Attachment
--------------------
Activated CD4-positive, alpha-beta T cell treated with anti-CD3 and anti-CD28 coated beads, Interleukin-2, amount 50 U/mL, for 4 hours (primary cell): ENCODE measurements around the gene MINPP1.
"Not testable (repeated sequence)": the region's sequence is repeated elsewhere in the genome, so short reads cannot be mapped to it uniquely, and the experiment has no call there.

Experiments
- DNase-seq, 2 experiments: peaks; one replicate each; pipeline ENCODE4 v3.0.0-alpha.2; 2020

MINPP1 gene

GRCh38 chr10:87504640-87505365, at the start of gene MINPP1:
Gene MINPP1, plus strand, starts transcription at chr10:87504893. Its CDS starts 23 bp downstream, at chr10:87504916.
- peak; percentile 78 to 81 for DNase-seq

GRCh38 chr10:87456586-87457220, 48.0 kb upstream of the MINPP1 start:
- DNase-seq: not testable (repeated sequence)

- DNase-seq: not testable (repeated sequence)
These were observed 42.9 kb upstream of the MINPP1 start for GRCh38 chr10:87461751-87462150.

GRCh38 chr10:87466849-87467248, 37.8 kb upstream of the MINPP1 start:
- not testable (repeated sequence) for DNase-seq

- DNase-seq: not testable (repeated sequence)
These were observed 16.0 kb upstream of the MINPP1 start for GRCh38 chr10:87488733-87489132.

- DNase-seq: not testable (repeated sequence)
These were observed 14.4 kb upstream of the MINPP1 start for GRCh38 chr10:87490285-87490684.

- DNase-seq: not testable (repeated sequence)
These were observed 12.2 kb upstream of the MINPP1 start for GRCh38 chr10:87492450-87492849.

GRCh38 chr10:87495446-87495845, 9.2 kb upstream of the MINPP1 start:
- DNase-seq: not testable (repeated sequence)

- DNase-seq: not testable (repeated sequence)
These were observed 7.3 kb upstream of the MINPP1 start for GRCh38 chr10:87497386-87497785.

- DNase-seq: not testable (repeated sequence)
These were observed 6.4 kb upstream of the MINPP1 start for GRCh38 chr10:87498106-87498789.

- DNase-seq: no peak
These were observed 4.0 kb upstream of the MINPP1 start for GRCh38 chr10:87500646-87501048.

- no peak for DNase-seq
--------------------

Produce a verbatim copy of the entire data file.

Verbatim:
Activated CD4-positive, alpha-beta T cell treated with anti-CD3 and anti-CD28 coated beads, Interleukin-2, amount 50 U/mL, for 4 hours (primary cell): ENCODE measurements around the gene MINPP1.
"Not testable (repeated sequence)": the region's sequence is repeated elsewhere in the genome, so short reads cannot be mapped to it uniquely, and the experiment has no call there.

Experiments
- DNase-seq, 2 experiments: peaks; one replicate each; pipeline ENCODE4 v3.0.0-alpha.2; 2020

MINPP1 gene

GRCh38 chr10:87504640-87505365, at the start of gene MINPP1:
Gene MINPP1, plus strand, starts transcription at chr10:87504893. Its CDS starts 23 bp downstream, at chr10:87504916.
- peak; percentile 78 to 81 for DNase-seq

GRCh38 chr10:87456586-87457220, 48.0 kb upstream of the MINPP1 start:
- DNase-seq: not testable (repeated sequence)

- DNase-seq: not testable (repeated sequence)
These were observed 42.9 kb upstream of the MINPP1 start for GRCh38 chr10:87461751-87462150.

GRCh38 chr10:87466849-87467248, 37.8 kb upstream of the MINPP1 start:
- not testable (repeated sequence) for DNase-seq

- DNase-seq: not testable (repeated sequence)
These were observed 16.0 kb upstream of the MINPP1 start for GRCh38 chr10:87488733-87489132.

- DNase-seq: not testable (repeated sequence)
These were observed 14.4 kb upstream of the MINPP1 start for GRCh38 chr10:87490285-87490684.

- DNase-seq: not testable (repeated sequence)
These were observed 12.2 kb upstream of the MINPP1 start for GRCh38 chr10:87492450-87492849.

GRCh38 chr10:87495446-87495845, 9.2 kb upstream of the MINPP1 start:
- DNase-seq: not testable (repeated sequence)

- DNase-seq: not testable (repeated sequence)
These were observed 7.3 kb upstream of the MINPP1 start for GRCh38 chr10:87497386-87497785.

- DNase-seq: not testable (repeated sequence)
These were observed 6.4 kb upstream of the MINPP1 start for GRCh38 chr10:87498106-87498789.

- DNase-seq: no peak
These were observed 4.0 kb upstream of the MINPP1 start for GRCh38 chr10:87500646-87501048.

- no peak for DNase-seq